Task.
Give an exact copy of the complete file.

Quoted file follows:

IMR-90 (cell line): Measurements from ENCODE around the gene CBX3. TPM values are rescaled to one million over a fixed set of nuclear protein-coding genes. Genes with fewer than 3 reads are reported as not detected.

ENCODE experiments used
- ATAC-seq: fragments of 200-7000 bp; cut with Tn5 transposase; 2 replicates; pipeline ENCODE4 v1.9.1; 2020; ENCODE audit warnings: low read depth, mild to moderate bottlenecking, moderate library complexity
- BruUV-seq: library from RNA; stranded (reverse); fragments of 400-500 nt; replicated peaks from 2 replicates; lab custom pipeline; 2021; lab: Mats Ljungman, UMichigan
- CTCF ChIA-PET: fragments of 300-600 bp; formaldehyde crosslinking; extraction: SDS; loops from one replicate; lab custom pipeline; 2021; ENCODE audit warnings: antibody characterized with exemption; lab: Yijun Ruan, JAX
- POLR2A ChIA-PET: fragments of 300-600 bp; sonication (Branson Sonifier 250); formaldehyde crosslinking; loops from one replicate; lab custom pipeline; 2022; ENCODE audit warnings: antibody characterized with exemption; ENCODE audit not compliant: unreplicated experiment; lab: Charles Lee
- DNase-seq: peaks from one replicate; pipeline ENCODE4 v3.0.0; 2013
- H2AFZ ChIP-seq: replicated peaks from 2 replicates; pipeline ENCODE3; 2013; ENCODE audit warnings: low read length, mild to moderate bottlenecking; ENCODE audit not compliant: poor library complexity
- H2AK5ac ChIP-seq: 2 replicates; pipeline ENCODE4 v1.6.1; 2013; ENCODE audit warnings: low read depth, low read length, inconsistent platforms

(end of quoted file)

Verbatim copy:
IMR-90 (cell line): Measurements from ENCODE around the gene CBX3. TPM values are rescaled to one million over a fixed set of nuclear protein-coding genes. Genes with fewer than 3 reads are reported as not detected.

ENCODE experiments used
- ATAC-seq: fragments of 200-7000 bp; cut with Tn5 transposase; 2 replicates; pipeline ENCODE4 v1.9.1; 2020; ENCODE audit warnings: low read depth, mild to moderate bottlenecking, moderate library complexity
- BruUV-seq: library from RNA; stranded (reverse); fragments of 400-500 nt; replicated peaks from 2 replicates; lab custom pipeline; 2021; lab: Mats Ljungman, UMichigan
- CTCF ChIA-PET: fragments of 300-600 bp; formaldehyde crosslinking; extraction: SDS; loops from one replicate; lab custom pipeline; 2021; ENCODE audit warnings: antibody characterized with exemption; lab: Yijun Ruan, JAX
- POLR2A ChIA-PET: fragments of 300-600 bp; sonication (Branson Sonifier 250); formaldehyde crosslinking; loops from one replicate; lab custom pipeline; 2022; ENCODE audit warnings: antibody characterized with exemption; ENCODE audit not compliant: unreplicated experiment; lab: Charles Lee
- DNase-seq: peaks from one replicate; pipeline ENCODE4 v3.0.0; 2013
- H2AFZ ChIP-seq: replicated peaks from 2 replicates; pipeline ENCODE3; 2013; ENCODE audit warnings: low read length, mild to moderate bottlenecking; ENCODE audit not compliant: poor library complexity
- H2AK5ac ChIP-seq: 2 replicates; pipeline ENCODE4 v1.6.1; 2013; ENCODE audit warnings: low read depth, low read length, inconsistent platforms